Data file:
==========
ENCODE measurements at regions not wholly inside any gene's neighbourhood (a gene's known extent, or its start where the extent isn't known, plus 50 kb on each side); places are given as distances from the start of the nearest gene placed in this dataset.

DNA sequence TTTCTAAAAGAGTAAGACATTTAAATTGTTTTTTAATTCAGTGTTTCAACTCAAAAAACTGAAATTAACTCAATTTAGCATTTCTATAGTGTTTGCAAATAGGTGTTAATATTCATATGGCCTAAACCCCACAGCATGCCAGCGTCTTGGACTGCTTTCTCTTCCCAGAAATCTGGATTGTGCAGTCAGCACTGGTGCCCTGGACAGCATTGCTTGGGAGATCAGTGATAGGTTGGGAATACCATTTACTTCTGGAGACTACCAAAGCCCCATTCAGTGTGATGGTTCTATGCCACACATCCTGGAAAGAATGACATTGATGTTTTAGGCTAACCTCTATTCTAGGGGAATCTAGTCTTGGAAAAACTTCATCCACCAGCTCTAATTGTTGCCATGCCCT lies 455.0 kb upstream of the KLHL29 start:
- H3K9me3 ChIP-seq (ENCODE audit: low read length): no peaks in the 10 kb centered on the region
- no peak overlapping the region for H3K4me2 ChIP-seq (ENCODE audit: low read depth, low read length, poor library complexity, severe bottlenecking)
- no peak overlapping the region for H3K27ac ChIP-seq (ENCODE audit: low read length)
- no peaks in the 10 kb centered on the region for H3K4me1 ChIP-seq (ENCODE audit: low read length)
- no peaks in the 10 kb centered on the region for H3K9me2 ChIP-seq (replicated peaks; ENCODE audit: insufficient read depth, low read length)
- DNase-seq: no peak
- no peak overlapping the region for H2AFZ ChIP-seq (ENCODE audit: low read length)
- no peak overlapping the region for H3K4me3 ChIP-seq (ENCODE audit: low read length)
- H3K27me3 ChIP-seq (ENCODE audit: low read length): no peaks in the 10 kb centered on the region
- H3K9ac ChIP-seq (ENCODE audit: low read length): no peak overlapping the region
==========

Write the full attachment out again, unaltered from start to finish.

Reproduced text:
ENCODE measurements at regions not wholly inside any gene's neighbourhood (a gene's known extent, or its start where the extent isn't known, plus 50 kb on each side); places are given as distances from the start of the nearest gene placed in this dataset.

DNA sequence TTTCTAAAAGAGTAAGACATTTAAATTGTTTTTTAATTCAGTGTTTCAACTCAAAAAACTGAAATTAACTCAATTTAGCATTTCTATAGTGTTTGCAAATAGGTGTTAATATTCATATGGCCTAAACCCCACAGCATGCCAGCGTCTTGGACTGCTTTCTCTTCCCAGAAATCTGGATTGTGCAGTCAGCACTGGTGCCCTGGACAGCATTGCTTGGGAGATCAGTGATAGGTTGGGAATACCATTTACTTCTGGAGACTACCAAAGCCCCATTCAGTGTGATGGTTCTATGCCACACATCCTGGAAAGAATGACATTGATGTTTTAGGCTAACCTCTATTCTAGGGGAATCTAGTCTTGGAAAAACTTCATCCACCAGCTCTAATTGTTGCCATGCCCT lies 455.0 kb upstream of the KLHL29 start:
- H3K9me3 ChIP-seq (ENCODE audit: low read length): no peaks in the 10 kb centered on the region
- no peak overlapping the region for H3K4me2 ChIP-seq (ENCODE audit: low read depth, low read length, poor library complexity, severe bottlenecking)
- no peak overlapping the region for H3K27ac ChIP-seq (ENCODE audit: low read length)
- no peaks in the 10 kb centered on the region for H3K4me1 ChIP-seq (ENCODE audit: low read length)
- no peaks in the 10 kb centered on the region for H3K9me2 ChIP-seq (replicated peaks; ENCODE audit: insufficient read depth, low read length)
- DNase-seq: no peak
- no peak overlapping the region for H2AFZ ChIP-seq (ENCODE audit: low read length)
- no peak overlapping the region for H3K4me3 ChIP-seq (ENCODE audit: low read length)
- H3K27me3 ChIP-seq (ENCODE audit: low read length): no peaks in the 10 kb centered on the region
- H3K9ac ChIP-seq (ENCODE audit: low read length): no peak overlapping the region